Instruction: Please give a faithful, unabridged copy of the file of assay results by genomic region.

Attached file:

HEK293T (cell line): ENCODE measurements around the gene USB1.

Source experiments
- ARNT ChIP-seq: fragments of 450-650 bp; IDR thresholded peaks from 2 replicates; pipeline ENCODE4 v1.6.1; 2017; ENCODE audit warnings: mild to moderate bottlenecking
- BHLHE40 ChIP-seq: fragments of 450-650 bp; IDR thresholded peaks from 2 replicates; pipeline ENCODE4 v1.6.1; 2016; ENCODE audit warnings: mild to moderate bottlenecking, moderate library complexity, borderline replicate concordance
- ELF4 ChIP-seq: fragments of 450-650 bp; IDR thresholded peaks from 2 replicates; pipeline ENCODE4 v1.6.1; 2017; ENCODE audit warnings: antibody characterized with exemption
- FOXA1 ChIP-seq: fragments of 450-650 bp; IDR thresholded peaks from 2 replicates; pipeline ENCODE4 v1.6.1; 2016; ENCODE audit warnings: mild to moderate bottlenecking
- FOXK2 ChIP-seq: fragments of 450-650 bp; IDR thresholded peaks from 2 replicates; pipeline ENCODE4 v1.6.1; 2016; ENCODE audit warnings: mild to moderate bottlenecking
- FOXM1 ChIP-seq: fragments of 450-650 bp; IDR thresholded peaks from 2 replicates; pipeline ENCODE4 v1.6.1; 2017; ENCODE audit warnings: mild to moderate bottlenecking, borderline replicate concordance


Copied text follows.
HEK293T (cell line): ENCODE measurements around the gene USB1.

Source experiments
- ARNT ChIP-seq: fragments of 450-650 bp; IDR thresholded peaks from 2 replicates; pipeline ENCODE4 v1.6.1; 2017; ENCODE audit warnings: mild to moderate bottlenecking
- BHLHE40 ChIP-seq: fragments of 450-650 bp; IDR thresholded peaks from 2 replicates; pipeline ENCODE4 v1.6.1; 2016; ENCODE audit warnings: mild to moderate bottlenecking, moderate library complexity, borderline replicate concordance
- ELF4 ChIP-seq: fragments of 450-650 bp; IDR thresholded peaks from 2 replicates; pipeline ENCODE4 v1.6.1; 2017; ENCODE audit warnings: antibody characterized with exemption
- FOXA1 ChIP-seq: fragments of 450-650 bp; IDR thresholded peaks from 2 replicates; pipeline ENCODE4 v1.6.1; 2016; ENCODE audit warnings: mild to moderate bottlenecking
- FOXK2 ChIP-seq: fragments of 450-650 bp; IDR thresholded peaks from 2 replicates; pipeline ENCODE4 v1.6.1; 2016; ENCODE audit warnings: mild to moderate bottlenecking
- FOXM1 ChIP-seq: fragments of 450-650 bp; IDR thresholded peaks from 2 replicates; pipeline ENCODE4 v1.6.1; 2017; ENCODE audit warnings: mild to moderate bottlenecking, borderline replicate concordance